More and more types of unmanned aircraft are emerging. What are the main regulatory and safety-related issues to be dealt with? Is Europe well on track to meet this challenge?

Starting in 2019, Europe will have harmonised rules to operate UAS in the ‘open and specific’ categories, which are the smaller end of the market. The new rules will address safety and environmental aspects as well as security and privacy needs. The rules will address operational as well as technical aspects and include effective means for operators and their competent authorities to address safety risks when UAS are flying in non-segregated airspace together with manned aviation. For example, smaller ‘buy & fly’ drones will have to be operated only in visual line of sight (VLOS) and the pilot will be required to have a specific level of competence depending on the class of the drone. Drones that are operated in the open category will need to comply with technical requirements defined by European harmonised standards. Their presence in the airspace will have to be detectable locally by citizens with standard mobile terminals, e.g. mobile phones, and law enforcement authorities (such as police) will also be able to track drones to their operators. More complex operations such as beyond visual line of sight (BVLOS), posing higher risks with regard to manned aircraft, will only be authorised on the basis of operational risk assessments. Adequate mitigation means it will have to be put in place by the operator and approved by the competent authority.

As far as large certified MALE-type RPAS are concerned, how confident are you that the 2020-2025 timeline set for the RPAS accommodation phase in the European ATM Master Plan can be met?

Here the key word is ‘accommodation’. By 2025, it is not certain that large RPAS will be routinely operated in all parts of the Single European Sky. However, it is very probable that there will be areas in which, under a certain number of pre-requisites, unmanned traffic can be operated in civil airspace.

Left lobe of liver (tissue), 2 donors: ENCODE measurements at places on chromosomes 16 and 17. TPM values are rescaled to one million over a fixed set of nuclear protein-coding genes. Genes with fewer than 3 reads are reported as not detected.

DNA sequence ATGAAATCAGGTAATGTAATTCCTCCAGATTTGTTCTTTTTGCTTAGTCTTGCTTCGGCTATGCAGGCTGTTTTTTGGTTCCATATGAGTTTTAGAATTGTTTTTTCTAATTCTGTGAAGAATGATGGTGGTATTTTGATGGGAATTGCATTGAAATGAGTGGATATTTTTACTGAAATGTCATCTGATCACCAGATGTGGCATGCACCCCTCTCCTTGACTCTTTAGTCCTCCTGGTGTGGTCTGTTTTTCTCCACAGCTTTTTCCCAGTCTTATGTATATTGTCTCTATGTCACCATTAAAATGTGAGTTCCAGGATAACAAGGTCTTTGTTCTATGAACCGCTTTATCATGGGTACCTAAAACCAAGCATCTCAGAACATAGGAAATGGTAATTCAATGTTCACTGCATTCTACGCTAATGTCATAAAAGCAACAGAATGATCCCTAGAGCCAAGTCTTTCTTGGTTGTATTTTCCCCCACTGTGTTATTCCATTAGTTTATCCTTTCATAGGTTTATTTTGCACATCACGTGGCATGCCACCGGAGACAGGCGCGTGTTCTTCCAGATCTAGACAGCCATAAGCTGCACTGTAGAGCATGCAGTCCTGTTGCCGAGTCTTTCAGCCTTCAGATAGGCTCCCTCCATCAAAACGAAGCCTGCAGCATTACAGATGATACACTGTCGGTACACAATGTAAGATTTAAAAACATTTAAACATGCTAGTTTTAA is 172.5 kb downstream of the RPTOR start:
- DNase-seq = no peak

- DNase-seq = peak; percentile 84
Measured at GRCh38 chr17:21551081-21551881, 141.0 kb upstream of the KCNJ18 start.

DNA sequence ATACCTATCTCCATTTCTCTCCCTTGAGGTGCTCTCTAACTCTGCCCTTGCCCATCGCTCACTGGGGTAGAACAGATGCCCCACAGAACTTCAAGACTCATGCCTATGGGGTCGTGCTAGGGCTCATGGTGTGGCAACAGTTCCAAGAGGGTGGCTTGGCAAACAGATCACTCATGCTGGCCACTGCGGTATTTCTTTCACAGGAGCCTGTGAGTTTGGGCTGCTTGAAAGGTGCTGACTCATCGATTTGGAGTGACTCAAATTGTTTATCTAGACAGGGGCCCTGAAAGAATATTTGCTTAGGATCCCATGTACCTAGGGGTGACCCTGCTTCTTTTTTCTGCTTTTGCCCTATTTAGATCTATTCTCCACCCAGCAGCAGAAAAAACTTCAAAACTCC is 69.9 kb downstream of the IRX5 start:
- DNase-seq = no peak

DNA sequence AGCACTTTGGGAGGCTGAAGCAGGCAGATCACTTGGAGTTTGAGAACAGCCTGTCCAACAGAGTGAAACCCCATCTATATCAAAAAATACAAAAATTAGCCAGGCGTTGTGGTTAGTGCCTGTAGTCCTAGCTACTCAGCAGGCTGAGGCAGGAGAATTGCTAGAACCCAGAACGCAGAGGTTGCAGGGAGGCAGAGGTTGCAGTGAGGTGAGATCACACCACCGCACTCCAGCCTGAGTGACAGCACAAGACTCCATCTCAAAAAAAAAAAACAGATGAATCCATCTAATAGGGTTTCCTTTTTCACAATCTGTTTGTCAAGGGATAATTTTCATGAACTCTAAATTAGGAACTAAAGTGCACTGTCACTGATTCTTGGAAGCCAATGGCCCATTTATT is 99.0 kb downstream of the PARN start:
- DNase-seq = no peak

European armed forces have gained substantial expertise in operating large military RPAS which could help pave the way for integrating large RPAS in non-segregated European airspace. Does EASA intend to use this military experience as a blueprint for civil unmanned cargo aircraft? 

EASA is indeed cooperating with military stakeholders under the leadership of the European Defence Agency (EDA) on the development of a Concept of Operations (CONOPS) to accommodate military drones in certain categories of airspace and identify viable opportunities for the insertion of large military UAS in the European airspace. We expect this work, which relies largely on current operational experiences gathered by military operators, to be finalised by the end of the year. This can be used for all types of UAS flying in un-segregated airspace. As far as civil unmanned cargo aircraft are concerned, EASA has started to work on the appropriate set of regulations. As you can imagine, there will be other safety aspects to be taken into account besides integration in civil airspace!

The low-level airspace (‘U-Space’) is crucial for military aircraft, particularly helicopters. How are the views and interests of the military taken into account?

Low-level drone operations are of concern not only to military aircraft, but also to all sorts of operators who routinely fly below 1000ft. There are also other concerns such as the possible safety risk to third parties, especially in urban environments. We will take all these into careful consideration when looking at implementation regulations for the U-Space. 

A smooth integration of large certified RPAS into non-segregated European airspace will require good civil-military cooperation. To that end, a ‘Coordination Mechanism’ involving the Commission, EASA, SJU and EDA was established in 2016. How would you assess this cooperation so far?

Any mechanism enabling a dialogue between military and civil stakeholders is welcome. In particular, the articulation of a meaningful roadmap is essential in setting the right level of ambitions and expectations. It will also be increasingly necessary to have discussions at a more technical and operational level, and we welcome the coordination role played by EDA for the military side. From this perspective, the mechanism set up by the Commission is the right approach, but it needs to be complemented on the technical and operational side.

Patrick Ky

Patrick Ky became EASA Executive Director on 1 September 2013. Prior to leading EASA, Patrick Ky was in charge of the SESAR programme, Europe’s ATM modernisation programme. He also held different managerial positions in the French Civil Aviation Authority, in a consulting company and in Eurocontrol. In 2004, he joined the European Commission to work on SESAR

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